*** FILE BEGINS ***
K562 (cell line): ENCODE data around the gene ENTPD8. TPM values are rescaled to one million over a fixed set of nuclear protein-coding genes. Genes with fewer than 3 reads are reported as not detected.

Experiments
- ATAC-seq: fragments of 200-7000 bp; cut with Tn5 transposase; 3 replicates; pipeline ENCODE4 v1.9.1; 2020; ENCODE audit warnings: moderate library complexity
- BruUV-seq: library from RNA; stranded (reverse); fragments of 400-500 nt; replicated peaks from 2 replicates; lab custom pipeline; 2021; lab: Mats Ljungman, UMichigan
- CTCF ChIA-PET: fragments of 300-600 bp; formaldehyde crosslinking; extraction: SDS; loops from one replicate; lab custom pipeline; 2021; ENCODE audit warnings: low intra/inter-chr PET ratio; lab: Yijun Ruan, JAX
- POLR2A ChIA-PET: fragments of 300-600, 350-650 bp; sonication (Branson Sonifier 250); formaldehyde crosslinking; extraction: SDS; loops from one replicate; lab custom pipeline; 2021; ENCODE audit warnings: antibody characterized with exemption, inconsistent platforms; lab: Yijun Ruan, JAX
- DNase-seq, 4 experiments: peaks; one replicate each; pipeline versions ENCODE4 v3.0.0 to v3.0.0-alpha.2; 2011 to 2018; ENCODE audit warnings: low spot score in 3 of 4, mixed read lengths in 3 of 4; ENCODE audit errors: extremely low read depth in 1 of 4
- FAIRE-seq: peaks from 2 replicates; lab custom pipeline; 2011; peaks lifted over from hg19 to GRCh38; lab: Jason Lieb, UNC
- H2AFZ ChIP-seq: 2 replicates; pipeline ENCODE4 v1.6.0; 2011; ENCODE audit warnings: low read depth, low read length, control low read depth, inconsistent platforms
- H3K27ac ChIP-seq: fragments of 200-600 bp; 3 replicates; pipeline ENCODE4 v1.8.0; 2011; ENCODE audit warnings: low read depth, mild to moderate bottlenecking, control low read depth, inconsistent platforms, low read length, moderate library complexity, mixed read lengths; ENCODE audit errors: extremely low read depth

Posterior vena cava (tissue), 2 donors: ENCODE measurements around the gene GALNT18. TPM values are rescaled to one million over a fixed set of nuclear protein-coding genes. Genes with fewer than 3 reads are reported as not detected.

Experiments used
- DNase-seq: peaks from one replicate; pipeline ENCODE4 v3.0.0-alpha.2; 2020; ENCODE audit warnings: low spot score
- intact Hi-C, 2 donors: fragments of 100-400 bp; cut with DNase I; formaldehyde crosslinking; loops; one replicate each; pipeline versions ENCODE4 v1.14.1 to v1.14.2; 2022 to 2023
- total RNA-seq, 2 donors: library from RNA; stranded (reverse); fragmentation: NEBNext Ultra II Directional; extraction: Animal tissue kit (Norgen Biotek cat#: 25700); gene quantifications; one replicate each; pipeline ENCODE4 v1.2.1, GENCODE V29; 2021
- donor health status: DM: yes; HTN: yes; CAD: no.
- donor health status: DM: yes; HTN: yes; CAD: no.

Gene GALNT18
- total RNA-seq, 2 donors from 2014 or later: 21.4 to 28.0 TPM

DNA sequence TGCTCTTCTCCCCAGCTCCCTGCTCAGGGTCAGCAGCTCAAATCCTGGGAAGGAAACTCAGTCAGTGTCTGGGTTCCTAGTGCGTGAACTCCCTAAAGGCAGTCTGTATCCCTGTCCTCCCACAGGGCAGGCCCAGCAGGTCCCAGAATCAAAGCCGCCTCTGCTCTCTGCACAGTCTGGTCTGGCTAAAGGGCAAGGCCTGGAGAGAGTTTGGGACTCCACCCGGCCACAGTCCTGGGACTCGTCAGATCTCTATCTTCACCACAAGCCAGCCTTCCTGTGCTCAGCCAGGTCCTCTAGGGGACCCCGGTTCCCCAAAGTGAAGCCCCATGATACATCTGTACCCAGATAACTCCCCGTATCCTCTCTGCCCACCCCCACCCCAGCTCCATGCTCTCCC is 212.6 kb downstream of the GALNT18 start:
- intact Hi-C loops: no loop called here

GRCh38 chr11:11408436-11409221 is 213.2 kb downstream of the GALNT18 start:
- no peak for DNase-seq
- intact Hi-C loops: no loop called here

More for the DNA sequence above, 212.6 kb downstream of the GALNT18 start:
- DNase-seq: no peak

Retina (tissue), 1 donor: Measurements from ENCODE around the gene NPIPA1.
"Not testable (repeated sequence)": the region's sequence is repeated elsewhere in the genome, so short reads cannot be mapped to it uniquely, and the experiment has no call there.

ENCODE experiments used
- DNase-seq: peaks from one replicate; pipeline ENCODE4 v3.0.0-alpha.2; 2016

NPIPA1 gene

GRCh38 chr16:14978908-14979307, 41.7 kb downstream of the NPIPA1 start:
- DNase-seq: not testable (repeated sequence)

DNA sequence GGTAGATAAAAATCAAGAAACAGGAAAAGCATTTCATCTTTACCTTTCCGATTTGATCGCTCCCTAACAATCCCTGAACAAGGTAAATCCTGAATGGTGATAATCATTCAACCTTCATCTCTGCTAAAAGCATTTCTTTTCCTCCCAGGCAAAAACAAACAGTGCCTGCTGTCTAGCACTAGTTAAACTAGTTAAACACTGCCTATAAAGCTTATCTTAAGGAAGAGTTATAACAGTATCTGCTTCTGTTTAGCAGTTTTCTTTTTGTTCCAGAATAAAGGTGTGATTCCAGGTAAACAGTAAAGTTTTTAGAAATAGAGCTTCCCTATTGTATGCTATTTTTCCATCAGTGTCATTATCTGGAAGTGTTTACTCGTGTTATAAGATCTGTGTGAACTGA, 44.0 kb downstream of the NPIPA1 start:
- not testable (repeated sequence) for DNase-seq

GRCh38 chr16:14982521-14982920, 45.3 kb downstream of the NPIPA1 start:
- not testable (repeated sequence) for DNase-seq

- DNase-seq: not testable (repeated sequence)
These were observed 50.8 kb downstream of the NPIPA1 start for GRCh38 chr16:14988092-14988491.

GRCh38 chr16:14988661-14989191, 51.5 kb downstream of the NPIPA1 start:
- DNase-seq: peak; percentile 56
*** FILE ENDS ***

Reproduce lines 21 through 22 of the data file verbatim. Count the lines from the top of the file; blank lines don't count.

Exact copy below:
- intact Hi-C loops: no loop called here

GRCh38 chr11:11408436-11409221 is 213.2 kb downstream of the GALNT18 start: